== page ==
County moves toward CPST-funded evidence facility

The Laurens County Council has has taken the first steps toward plans for a new county law enforcement center that will begin with a much-needed evidence storage facility.

Funding for the $1,946,250 evidence facility was obtained with the passage of the Capital Project Sales Tax referendum in November’s General Election, and County Public Works Director Dale Satterfield said construction on it could begin by late fall of this year. In order to get started on the project earlier, the county can borrow money from the industry-generated “fee-in-lieu-of-taxes (FILOT) Special Projects Fund, which would be repaid as money is generated from the CPST, a 1-cent sales tax that is to be imposed beginning later this year.

At last week’s meeting of county council, council members approved Satterfield’s request to hire the architectural design firm of Stewart, Newell and Stumbo of Gastonia, North Carolina to design the evidence storage facility.

The design is to include expansion possibilities for a proposed law enforcement center. The entire complex is to be located near the Johnson Detention Center on Templeton Road in Laurens.

After construction of the evidence storage facility, council will have to determine how or if it will fund a new law enforcement center.

“It has to be decided when that will take place,” Satterfield said of the law enforcement center. “It’s part of the overall master plan to construct and build the evidence facility now and design it in such a way to add the law enforcement center.”

The larger complex would also house the county’s E-911 operations center, which is now located in the former county library on South Harper Street. That location sits in a flood plain and also next to railroad tracks that sometimes are used to transport hazardous materials through the area.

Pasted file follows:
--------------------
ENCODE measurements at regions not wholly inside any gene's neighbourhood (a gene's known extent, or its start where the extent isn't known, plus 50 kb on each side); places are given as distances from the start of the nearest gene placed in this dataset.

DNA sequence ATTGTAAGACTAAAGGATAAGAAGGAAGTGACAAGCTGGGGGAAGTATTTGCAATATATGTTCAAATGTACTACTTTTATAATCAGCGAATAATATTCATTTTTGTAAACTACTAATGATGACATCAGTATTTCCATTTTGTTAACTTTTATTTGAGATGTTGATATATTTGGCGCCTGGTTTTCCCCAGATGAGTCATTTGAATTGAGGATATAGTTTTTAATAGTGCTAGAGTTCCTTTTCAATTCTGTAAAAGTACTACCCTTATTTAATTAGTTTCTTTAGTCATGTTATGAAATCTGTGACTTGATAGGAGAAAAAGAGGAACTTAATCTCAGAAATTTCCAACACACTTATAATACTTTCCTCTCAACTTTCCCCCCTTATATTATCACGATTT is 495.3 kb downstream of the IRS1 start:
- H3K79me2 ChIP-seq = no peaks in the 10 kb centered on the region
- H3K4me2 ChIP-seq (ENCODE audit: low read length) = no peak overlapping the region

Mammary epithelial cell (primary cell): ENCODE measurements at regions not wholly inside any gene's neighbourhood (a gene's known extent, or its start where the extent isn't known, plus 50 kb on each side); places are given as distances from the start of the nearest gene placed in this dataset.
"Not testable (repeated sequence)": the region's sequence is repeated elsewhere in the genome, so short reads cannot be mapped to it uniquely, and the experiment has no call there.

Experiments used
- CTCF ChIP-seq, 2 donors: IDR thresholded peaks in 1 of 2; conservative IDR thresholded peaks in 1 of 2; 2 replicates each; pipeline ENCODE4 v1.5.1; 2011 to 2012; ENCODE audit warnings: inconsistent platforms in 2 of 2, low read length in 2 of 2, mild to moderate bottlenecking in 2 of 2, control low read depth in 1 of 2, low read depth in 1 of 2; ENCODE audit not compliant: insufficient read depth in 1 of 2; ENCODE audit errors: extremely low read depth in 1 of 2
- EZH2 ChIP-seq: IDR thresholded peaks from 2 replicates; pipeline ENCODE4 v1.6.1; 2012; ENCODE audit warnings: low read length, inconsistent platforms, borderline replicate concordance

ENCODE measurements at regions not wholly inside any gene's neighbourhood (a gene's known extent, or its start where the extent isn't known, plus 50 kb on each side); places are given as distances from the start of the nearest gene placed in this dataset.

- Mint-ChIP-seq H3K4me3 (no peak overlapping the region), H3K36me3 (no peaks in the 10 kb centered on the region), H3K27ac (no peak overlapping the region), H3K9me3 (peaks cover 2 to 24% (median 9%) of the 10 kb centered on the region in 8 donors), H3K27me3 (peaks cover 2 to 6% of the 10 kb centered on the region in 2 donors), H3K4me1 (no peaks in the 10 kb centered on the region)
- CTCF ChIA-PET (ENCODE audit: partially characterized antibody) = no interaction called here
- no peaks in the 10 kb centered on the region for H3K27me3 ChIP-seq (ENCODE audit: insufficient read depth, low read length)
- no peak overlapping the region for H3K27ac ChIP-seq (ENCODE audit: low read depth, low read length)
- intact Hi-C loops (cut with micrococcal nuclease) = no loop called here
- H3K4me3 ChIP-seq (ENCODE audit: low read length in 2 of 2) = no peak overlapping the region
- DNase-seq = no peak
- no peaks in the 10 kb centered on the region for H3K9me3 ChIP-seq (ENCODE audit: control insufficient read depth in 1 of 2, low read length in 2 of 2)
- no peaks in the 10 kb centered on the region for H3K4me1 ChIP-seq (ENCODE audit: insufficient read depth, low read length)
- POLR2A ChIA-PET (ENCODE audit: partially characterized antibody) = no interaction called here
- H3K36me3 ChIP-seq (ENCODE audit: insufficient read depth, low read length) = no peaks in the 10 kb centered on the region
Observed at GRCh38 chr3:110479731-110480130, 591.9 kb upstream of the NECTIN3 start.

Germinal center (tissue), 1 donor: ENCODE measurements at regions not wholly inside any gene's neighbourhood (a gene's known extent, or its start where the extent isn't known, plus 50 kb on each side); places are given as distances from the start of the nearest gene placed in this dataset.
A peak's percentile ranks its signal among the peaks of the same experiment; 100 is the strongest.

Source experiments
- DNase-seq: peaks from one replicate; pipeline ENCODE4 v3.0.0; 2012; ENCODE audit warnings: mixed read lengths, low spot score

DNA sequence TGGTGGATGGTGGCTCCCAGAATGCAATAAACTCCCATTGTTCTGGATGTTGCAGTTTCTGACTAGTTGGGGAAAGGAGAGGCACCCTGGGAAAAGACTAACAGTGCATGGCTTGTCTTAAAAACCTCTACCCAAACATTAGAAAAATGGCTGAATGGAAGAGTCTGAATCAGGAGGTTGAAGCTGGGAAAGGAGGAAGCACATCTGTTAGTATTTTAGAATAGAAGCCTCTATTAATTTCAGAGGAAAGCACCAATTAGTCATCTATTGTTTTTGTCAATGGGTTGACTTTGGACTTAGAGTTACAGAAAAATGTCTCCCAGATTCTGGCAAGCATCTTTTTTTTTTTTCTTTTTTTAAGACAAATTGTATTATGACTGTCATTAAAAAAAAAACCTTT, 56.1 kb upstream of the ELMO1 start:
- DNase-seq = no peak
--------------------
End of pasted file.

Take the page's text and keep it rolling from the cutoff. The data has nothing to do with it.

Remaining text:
The current law enforcement center and evidence storage facility is located in downtown Laurens on West Main Street. The 1970s-era building has structural problems and has been outgrown by the LCSO. The old county jail, which is plagued by leaky ceilings and other structural problems, currently houses evidence from LCSO investigations and tried cases.

Laurens County Sheriff Don Reynolds campaigned for a new evidence facility as an urgent necessity due to stored evidence being exposed to the elements as projects were being considered for the CPST. It was among 16 selected to be funded by the CPST and also among the first to be tackled by project managers and the county administration.

“I look forward to continuing a strong working relationship with Sheriff Reynolds and his department to bring justice to the citizens of Laurens County,” said 8th Circuit Solicitor David Stumbo. “This new evidence room is a step in the right direction in bringing that justice.”

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